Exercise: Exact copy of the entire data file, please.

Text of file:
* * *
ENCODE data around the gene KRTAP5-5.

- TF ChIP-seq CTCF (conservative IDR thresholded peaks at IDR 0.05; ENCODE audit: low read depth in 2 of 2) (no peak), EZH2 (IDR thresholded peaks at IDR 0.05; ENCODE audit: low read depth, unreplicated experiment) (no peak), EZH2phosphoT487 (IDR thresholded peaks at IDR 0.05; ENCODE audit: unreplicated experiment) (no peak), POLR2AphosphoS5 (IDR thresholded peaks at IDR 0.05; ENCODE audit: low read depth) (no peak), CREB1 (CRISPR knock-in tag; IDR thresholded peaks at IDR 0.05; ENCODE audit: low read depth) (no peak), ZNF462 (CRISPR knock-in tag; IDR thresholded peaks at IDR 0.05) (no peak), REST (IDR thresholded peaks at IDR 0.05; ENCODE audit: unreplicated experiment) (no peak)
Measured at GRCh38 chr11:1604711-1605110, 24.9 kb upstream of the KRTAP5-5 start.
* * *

ENCODE data around the gene KRTAP5-5.

- TF ChIP-seq CTCF (conservative IDR thresholded peaks at IDR 0.05; ENCODE audit: low read depth in 2 of 2) (no peak), EZH2 (IDR thresholded peaks at IDR 0.05; ENCODE audit: low read depth, unreplicated experiment) (no peak), EZH2phosphoT487 (IDR thresholded peaks at IDR 0.05; ENCODE audit: unreplicated experiment) (no peak), POLR2AphosphoS5 (IDR thresholded peaks at IDR 0.05; ENCODE audit: low read depth) (no peak), CREB1 (CRISPR knock-in tag; IDR thresholded peaks at IDR 0.05; ENCODE audit: low read depth) (no peak), ZNF462 (CRISPR knock-in tag; IDR thresholded peaks at IDR 0.05) (no peak), REST (IDR thresholded peaks at IDR 0.05; ENCODE audit: unreplicated experiment) (no peak)
Measured at GRCh38 chr11:1604711-1605110, 24.9 kb upstream of the KRTAP5-5 start.